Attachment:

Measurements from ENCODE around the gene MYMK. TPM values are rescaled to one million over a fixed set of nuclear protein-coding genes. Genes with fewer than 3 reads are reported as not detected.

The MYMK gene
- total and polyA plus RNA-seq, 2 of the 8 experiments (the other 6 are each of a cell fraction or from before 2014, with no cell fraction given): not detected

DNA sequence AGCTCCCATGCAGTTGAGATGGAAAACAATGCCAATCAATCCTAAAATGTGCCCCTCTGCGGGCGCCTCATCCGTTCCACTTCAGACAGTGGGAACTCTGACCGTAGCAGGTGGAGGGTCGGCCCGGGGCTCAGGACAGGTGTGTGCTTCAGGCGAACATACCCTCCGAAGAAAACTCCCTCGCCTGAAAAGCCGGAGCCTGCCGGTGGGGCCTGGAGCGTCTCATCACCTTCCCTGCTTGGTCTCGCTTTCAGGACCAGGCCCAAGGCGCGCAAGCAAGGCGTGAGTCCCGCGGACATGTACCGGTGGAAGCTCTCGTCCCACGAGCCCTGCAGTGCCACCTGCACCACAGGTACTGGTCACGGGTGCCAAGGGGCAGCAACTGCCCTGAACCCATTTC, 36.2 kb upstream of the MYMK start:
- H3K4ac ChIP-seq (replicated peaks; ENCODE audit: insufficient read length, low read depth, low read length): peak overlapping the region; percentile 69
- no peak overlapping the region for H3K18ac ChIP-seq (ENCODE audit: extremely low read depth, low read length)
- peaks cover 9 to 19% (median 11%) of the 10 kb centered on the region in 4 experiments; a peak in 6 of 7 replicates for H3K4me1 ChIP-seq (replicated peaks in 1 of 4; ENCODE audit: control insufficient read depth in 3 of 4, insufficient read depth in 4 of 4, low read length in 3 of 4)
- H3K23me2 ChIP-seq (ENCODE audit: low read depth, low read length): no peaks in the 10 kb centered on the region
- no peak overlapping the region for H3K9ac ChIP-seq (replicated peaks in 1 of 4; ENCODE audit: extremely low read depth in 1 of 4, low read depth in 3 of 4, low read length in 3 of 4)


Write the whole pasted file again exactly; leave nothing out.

Measurements from ENCODE around the gene MYMK. TPM values are rescaled to one million over a fixed set of nuclear protein-coding genes. Genes with fewer than 3 reads are reported as not detected.

The MYMK gene
- total and polyA plus RNA-seq, 2 of the 8 experiments (the other 6 are each of a cell fraction or from before 2014, with no cell fraction given): not detected

DNA sequence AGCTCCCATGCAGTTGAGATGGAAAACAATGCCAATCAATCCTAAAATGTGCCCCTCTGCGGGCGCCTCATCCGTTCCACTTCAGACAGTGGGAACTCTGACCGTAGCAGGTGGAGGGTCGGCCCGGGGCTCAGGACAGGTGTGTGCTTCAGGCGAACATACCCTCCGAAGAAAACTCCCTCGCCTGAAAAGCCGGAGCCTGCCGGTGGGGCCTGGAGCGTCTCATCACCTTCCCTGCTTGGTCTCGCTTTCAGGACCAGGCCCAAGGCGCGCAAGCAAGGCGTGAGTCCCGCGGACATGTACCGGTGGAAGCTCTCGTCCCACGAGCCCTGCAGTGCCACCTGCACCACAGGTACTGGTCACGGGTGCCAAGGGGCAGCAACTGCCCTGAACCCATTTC, 36.2 kb upstream of the MYMK start:
- H3K4ac ChIP-seq (replicated peaks; ENCODE audit: insufficient read length, low read depth, low read length): peak overlapping the region; percentile 69
- no peak overlapping the region for H3K18ac ChIP-seq (ENCODE audit: extremely low read depth, low read length)
- peaks cover 9 to 19% (median 11%) of the 10 kb centered on the region in 4 experiments; a peak in 6 of 7 replicates for H3K4me1 ChIP-seq (replicated peaks in 1 of 4; ENCODE audit: control insufficient read depth in 3 of 4, insufficient read depth in 4 of 4, low read length in 3 of 4)
- H3K23me2 ChIP-seq (ENCODE audit: low read depth, low read length): no peaks in the 10 kb centered on the region
- no peak overlapping the region for H3K9ac ChIP-seq (replicated peaks in 1 of 4; ENCODE audit: extremely low read depth in 1 of 4, low read depth in 3 of 4, low read length in 3 of 4)